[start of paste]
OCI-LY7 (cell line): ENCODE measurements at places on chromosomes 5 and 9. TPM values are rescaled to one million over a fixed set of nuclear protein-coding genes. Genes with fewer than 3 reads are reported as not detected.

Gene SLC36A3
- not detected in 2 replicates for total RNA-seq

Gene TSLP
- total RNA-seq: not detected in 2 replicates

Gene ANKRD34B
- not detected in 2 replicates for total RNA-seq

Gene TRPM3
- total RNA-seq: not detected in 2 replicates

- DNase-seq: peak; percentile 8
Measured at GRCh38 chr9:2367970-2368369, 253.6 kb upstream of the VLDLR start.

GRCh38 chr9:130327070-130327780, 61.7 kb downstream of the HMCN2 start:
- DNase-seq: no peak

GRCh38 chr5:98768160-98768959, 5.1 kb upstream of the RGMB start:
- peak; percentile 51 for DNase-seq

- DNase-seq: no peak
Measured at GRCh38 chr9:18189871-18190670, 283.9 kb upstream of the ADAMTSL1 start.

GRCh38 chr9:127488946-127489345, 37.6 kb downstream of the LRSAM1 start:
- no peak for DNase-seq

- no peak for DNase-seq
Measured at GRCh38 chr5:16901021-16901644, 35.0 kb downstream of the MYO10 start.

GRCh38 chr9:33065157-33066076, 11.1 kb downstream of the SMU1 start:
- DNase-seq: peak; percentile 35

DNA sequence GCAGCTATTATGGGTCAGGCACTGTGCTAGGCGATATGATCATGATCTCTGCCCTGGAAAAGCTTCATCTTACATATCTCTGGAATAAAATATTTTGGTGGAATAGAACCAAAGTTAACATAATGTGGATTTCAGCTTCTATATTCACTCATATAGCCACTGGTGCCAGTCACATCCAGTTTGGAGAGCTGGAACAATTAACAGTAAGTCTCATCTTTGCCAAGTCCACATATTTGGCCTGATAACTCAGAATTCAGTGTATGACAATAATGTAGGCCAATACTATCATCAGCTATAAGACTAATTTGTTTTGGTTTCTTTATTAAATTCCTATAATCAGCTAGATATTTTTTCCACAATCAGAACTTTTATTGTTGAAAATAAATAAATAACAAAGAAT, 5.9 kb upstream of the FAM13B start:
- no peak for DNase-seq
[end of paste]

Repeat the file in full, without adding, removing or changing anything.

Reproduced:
OCI-LY7 (cell line): ENCODE measurements at places on chromosomes 5 and 9. TPM values are rescaled to one million over a fixed set of nuclear protein-coding genes. Genes with fewer than 3 reads are reported as not detected.

Gene SLC36A3
- not detected in 2 replicates for total RNA-seq

Gene TSLP
- total RNA-seq: not detected in 2 replicates

Gene ANKRD34B
- not detected in 2 replicates for total RNA-seq

Gene TRPM3
- total RNA-seq: not detected in 2 replicates

- DNase-seq: peak; percentile 8
Measured at GRCh38 chr9:2367970-2368369, 253.6 kb upstream of the VLDLR start.

GRCh38 chr9:130327070-130327780, 61.7 kb downstream of the HMCN2 start:
- DNase-seq: no peak

GRCh38 chr5:98768160-98768959, 5.1 kb upstream of the RGMB start:
- peak; percentile 51 for DNase-seq

- DNase-seq: no peak
Measured at GRCh38 chr9:18189871-18190670, 283.9 kb upstream of the ADAMTSL1 start.

GRCh38 chr9:127488946-127489345, 37.6 kb downstream of the LRSAM1 start:
- no peak for DNase-seq

- no peak for DNase-seq
Measured at GRCh38 chr5:16901021-16901644, 35.0 kb downstream of the MYO10 start.

GRCh38 chr9:33065157-33066076, 11.1 kb downstream of the SMU1 start:
- DNase-seq: peak; percentile 35

DNA sequence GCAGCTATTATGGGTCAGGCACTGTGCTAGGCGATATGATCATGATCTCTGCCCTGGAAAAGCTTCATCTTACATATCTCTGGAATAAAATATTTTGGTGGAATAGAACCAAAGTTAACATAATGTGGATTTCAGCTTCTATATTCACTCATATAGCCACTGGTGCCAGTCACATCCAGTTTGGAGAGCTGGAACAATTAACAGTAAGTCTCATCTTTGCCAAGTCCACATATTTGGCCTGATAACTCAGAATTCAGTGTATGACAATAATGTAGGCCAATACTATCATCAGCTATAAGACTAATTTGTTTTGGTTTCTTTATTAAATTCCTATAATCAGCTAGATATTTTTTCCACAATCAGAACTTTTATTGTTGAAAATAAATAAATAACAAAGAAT, 5.9 kb upstream of the FAM13B start:
- no peak for DNase-seq